By Tim Harris
WALES and Ireland both sit in the difficult position of having goalkeepers who don’t play first team football for their Premier League clubs.
Wayne Hennessey and Shay Given of Wales and Ireland respectively, have both yet to feature in a Premiership game this season.
And having been confined to only the odd cameo appearance in the League Cup, both goalkeepers severely lack vital match practice.
Having their number one’s warming the bench week in week out has started to provoke evidence of a detrimental effect on International performance.
Before Wayne Hennessey lined up against Bulgaria at the Cardiff City Stadium last Friday, the most recent team he faced in a competitive match was Notts County.
Obviously this calibre of opponent is far from suitable preparation to warm up for a critical Euro 2012 qualifier. However, I’m sure Hennessey also gets plenty of practice on the Wolves training ground.
Amidst a wholeheartedly dire game of football, the Bangor born goalkeeper did clock in a fairly respectable performance between the sticks for Wales.
That said, it is hard to argue against the underlying reality that Premiership playing time would sharpen the Welshman’s game, and provide him with confidence.
Sadly, all the time Marcus Hahnemann stays fit and in form for Wolves, Hennessey won’t get a look in.
And Irish legend Shay Given finds himself having similar problems at Manchester City.
Anyone who has read a newspaper in the past three months will be well aware of Given’s situation.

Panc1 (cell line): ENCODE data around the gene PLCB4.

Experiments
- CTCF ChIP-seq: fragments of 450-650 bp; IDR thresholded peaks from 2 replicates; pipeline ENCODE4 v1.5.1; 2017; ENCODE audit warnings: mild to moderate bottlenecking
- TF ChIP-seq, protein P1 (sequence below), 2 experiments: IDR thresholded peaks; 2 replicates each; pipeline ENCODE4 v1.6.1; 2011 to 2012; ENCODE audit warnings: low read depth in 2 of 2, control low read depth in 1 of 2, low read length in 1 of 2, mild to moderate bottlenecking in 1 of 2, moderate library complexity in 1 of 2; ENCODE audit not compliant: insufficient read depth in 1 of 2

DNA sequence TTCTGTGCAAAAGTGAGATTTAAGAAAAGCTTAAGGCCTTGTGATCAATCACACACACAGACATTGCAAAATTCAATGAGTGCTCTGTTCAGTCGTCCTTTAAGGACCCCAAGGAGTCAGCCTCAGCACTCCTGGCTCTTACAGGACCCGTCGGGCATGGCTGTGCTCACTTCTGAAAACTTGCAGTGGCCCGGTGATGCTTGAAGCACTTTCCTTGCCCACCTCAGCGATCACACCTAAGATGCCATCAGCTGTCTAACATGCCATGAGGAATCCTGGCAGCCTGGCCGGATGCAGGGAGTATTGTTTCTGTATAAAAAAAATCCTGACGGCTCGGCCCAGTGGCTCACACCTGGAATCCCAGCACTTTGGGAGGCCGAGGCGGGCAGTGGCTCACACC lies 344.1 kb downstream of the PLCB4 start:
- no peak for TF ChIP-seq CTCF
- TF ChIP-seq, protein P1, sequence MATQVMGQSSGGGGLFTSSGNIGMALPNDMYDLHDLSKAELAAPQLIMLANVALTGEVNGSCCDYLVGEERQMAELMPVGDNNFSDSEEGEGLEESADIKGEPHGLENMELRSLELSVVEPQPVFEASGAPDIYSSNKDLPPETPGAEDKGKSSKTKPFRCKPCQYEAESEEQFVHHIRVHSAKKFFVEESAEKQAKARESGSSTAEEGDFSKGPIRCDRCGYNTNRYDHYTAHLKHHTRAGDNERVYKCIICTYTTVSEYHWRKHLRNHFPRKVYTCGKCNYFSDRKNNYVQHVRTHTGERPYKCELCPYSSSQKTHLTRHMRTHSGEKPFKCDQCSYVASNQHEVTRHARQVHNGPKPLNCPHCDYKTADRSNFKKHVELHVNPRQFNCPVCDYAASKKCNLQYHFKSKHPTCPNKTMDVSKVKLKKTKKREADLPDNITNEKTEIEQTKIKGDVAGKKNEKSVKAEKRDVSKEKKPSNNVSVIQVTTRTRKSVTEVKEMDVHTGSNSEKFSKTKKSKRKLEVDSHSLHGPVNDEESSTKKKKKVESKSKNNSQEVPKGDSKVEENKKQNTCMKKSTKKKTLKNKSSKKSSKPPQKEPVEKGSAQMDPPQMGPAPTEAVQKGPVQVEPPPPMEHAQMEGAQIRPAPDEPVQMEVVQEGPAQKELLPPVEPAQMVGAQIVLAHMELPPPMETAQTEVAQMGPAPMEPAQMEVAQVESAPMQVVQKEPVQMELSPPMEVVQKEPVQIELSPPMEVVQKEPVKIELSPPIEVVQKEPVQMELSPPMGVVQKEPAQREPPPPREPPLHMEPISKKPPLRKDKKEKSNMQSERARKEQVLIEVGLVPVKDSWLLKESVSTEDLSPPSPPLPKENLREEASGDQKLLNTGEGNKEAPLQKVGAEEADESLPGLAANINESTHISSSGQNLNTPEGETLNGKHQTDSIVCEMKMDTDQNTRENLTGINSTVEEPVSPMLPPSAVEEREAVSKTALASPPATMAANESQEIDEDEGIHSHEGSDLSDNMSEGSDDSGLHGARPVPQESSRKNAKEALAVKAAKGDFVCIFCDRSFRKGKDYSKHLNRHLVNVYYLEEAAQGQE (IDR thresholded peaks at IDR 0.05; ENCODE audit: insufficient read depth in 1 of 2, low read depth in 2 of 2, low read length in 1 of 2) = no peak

Just like Hennessey, Given has been restricted to the League Cup this season, despite Man City’s participation in Europe as well as the Premier League.
One must feel sympathy for the veteran goalkeeper, who left Newcastle after more than 10 years of loyal, but medal-less service, only to find himself ousted by the young gun Joe Hart at Eastlands.
The Republic of Ireland were beaten 3-2 by Russia last Friday in their home qualifier.
And while credit should not be taken away from the Russians, who were organised and dangerous, Given was still unable to prevent three goals zipping past him.
It is usually a near impossibility to argue that Shay Given has played a bad game of football, but should his lack of appearances continue, his form may begin to waver.
Given has and always will be a top drawer goalkeeper. But in an almost carbon copy of Hennessey’s position, the Irishman lacks match practice.
In unfortunate circumstances for Wales, their second choice goalkeeper is Boaz Myhill, who is also struggling to break into his club’s starting 11.
Ireland however, have the services of Keiren Westwood at their disposal. And Westwood has been treated to first team football this season – in the Championship for Coventry City.
And so the issue continues.
Realistically, unless Hahnemann and Hart suddenly fall foul of favour, this problem is likely to linger.
Ireland might strike gold if Manchester City allow Given out on loan in the January transfer window.
But Wales may not be so lucky, and could be left to hope that Wayne Hennessey’s natural goalkeeping talent doesn’t fade too rapidly while he warms the Wolverhampton bench.
Maybe he could moonlight at the Arsenal – I’ve heard they need a keeper…